Prehealth Advising Offers New IAP Course on Endometriosis
In January, the Prehealth Advising Office at GECD offered a new one-week, non-credit course: Exploring Public Health through the Lens of Endometriosis. Endometriosis is a serious gynecologic disease that affects one in 10 women, many of whom endure years of painful symptoms before being properly diagnosed and treated. The course attracted 35 participants, including students and members of the broader MIT community, who had the opportunity to learn about this often misunderstood condition.
The course began with a screening of the documentary film Endo What?, which gave an overview of the health issues posed by endometriosis and the many challenges faced by women who have this disease. On the second day, there was a lecture on public health disciplines and the analysis of endometriosis from epidemiological, health policy, social science, environmental health, and biostatistics perspectives.
Dr. Malcolm Mackenzie, assistant professor of obstetrics, gynecology, and reproductive biology at Harvard Medical School, presented on the third day about surgical methods for treating endometriosis and his approach to interviewing patients. A panel of adolescent and adult patients with endometriosis detailed their first-person experiences on the fourth day, and the week culminated with a presentation by a representative from the patient advocacy organization Endometriosis Foundation of America (EFA). Course participants then had the opportunity to engage in public service work by traveling to Cambridge Rindge and Latin High School and using the EFA’s “Endo EduKit” to educate health science students.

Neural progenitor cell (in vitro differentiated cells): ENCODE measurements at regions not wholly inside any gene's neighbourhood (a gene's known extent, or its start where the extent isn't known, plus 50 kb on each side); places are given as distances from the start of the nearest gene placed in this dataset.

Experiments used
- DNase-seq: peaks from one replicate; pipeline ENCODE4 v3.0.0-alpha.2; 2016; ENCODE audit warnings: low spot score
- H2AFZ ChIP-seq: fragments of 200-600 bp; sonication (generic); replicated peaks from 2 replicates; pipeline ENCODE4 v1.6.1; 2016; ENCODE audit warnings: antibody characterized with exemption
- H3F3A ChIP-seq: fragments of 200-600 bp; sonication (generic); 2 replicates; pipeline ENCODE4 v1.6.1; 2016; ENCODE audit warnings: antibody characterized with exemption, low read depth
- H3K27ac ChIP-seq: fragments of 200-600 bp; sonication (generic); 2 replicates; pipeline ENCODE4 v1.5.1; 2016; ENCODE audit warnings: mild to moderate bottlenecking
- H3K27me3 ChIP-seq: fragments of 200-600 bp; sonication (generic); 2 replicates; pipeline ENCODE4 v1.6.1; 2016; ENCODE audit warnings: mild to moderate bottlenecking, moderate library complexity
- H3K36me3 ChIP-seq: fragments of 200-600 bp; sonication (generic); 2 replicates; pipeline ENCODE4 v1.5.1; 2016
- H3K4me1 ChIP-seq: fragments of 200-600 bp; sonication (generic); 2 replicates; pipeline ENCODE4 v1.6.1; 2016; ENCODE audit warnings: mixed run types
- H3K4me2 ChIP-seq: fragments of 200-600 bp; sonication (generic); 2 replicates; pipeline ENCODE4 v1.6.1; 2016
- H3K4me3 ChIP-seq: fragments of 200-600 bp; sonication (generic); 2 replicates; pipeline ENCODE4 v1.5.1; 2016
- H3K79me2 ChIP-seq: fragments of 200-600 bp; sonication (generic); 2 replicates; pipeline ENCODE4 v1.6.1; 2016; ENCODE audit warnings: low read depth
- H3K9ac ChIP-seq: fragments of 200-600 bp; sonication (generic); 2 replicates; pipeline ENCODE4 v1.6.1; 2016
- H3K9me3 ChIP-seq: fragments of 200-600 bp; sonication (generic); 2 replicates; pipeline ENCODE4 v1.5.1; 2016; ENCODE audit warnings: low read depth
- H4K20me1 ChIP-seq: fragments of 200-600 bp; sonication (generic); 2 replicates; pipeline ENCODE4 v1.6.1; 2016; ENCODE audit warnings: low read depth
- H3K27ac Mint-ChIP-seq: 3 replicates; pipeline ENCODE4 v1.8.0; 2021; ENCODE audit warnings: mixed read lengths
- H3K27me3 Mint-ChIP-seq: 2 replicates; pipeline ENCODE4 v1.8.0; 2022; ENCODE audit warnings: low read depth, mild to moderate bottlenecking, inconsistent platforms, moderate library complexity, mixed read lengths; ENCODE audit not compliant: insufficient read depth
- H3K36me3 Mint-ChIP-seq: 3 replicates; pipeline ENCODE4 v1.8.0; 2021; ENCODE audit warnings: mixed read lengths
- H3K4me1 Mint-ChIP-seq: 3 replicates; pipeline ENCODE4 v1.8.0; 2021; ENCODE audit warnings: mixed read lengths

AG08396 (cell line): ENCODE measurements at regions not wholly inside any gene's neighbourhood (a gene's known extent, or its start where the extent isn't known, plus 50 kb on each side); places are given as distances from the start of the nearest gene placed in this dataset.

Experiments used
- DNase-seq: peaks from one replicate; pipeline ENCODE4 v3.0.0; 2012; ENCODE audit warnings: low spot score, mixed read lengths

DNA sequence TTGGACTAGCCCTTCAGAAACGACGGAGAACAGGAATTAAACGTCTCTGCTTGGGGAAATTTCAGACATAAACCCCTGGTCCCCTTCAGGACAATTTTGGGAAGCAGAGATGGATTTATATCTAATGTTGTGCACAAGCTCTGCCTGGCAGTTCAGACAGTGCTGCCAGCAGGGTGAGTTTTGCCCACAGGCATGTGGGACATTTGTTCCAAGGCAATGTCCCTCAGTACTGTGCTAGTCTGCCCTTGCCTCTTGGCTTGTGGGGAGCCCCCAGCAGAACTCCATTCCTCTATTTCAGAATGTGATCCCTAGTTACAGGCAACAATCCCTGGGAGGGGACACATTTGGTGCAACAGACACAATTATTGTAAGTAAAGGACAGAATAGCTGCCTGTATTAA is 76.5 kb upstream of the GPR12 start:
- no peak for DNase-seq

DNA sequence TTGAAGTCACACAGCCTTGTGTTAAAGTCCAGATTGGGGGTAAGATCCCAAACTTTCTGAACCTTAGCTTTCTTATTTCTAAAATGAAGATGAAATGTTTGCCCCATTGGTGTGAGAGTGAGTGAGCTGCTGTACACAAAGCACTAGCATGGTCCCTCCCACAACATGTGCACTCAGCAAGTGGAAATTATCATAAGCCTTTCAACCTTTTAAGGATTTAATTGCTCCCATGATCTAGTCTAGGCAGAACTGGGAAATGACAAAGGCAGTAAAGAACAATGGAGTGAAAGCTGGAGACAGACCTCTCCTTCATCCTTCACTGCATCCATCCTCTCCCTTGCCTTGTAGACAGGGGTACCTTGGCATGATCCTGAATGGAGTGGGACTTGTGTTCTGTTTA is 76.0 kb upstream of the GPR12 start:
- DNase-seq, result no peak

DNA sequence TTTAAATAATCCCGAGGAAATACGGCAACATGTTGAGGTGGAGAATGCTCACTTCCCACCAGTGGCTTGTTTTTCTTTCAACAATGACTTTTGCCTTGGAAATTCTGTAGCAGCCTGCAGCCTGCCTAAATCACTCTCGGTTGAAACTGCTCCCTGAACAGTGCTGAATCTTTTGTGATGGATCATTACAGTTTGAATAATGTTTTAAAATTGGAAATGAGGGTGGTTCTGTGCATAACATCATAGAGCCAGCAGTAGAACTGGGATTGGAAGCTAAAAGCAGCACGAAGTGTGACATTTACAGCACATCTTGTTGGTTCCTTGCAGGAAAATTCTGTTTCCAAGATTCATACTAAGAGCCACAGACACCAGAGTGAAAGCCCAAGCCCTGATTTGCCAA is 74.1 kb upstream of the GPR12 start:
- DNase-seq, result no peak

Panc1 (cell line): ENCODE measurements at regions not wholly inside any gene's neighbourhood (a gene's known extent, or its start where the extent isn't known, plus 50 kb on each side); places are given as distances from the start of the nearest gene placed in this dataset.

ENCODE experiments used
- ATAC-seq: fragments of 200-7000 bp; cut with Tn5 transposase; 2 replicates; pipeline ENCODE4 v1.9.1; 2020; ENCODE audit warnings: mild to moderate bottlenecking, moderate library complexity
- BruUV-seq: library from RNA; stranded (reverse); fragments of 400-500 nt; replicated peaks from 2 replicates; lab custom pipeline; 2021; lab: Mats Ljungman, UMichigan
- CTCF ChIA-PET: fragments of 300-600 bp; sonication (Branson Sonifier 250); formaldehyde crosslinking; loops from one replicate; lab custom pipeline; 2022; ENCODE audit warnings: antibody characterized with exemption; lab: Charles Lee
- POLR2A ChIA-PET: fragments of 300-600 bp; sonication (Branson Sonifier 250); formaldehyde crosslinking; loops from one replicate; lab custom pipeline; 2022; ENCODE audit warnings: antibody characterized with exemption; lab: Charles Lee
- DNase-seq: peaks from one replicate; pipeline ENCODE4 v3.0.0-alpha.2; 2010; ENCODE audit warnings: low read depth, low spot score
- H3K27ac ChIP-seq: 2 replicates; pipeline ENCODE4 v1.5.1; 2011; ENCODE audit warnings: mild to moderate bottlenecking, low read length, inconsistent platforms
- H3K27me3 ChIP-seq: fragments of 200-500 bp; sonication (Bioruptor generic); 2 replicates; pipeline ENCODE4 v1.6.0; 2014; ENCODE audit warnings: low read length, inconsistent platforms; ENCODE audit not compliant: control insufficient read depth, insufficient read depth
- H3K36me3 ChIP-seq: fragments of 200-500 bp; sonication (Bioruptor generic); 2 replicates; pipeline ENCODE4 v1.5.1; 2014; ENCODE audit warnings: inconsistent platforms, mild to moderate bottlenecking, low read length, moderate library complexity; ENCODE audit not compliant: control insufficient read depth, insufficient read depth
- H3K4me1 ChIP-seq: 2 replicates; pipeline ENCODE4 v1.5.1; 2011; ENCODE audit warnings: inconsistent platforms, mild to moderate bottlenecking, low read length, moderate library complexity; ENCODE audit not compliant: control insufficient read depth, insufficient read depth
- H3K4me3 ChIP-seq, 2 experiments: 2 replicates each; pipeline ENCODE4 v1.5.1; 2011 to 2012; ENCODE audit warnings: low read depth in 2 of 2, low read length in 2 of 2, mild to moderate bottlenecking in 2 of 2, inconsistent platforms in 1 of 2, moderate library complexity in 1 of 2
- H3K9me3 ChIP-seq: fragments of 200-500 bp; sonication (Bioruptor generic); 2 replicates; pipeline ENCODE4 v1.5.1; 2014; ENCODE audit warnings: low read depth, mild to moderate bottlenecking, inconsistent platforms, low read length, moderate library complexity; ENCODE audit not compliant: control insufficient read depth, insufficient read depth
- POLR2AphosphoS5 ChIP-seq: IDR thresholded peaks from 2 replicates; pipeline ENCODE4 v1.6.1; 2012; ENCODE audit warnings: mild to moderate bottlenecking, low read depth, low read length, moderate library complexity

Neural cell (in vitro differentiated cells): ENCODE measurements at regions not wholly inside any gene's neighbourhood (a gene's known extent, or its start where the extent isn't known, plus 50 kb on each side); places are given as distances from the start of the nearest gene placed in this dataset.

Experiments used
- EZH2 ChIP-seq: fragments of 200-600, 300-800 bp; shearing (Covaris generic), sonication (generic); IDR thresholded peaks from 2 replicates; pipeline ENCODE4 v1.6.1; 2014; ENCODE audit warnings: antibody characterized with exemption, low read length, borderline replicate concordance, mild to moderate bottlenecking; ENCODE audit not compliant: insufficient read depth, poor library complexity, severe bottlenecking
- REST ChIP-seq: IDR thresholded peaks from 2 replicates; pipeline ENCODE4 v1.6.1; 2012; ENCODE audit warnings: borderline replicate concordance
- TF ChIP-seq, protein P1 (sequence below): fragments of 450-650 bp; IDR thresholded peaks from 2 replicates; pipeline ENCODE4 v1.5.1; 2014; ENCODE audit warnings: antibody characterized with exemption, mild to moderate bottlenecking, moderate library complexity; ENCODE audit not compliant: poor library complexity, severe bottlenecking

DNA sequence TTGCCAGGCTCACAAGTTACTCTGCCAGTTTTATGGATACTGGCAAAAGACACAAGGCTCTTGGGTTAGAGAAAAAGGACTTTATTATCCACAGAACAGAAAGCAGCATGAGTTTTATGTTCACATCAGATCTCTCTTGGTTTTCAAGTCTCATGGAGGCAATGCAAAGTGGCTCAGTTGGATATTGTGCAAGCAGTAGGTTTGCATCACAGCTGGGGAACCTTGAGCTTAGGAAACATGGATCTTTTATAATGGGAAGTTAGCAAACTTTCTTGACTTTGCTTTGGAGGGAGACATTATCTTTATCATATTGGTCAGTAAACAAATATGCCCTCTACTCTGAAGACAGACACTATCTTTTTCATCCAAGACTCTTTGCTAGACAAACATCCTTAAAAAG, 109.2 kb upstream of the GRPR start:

The IAP course was the brainchild of Aleshia Carlsen-Bryan, senior assistant director of Prehealth Advising. “I thought this course would be a great way to raise awareness about endometriosis and educate future physicians about the disease, as well as public health methodology,” says Carlsen-Bryan. “The responses from the class members, several of whom themselves are contending with this frustrating condition, were overwhelmingly positive. Our IAP participants felt empowered, and finished the course committed to becoming strong advocates for women’s health.”
“This course provided me with invaluable information about endometriosis,” says Alissandra Hillis ’18. “Though I came into the course feeling rather knowledgeable on the topic, the doctors, patients, and other speakers disproved many common endometriosis myths and completely changed my perspective. I am more inspired than ever to raise awareness about this disease and, hopefully, prompt others to do the same!” Chen Shen, whose husband is a graduate student at MIT, observed, “After volunteering at Cambridge Rindge and Latin, I felt it is so urgent to have endometriosis (Endo) education and advocacy in China. Chinese teenagers who have Endo may suffer even more than girls in the U.S. because of stereotypes and lack of public health education. Only Endo fellows [such as myself] know that the pain is unbearable. If I could have had the Endo EduKit when I had my first period 20 years ago, my life would have been different.”
“Our Prehealth team was very pleased with the response to this course and hope to offer future IAP courses on health topics,” notes Carlsen-Bryan. “This course provided a way to analyze and understand how disease affects people on many levels, from the biomedical to sociological, and the role that physicians, policy makers, and patient advocates can have in making positive change.”